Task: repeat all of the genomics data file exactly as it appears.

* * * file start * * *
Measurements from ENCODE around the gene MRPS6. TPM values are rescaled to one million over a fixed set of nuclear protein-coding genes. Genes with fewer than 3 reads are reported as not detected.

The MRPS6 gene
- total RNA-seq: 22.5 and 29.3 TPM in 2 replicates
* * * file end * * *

Measurements from ENCODE around the gene MRPS6. TPM values are rescaled to one million over a fixed set of nuclear protein-coding genes. Genes with fewer than 3 reads are reported as not detected.

The MRPS6 gene
- total RNA-seq: 22.5 and 29.3 TPM in 2 replicates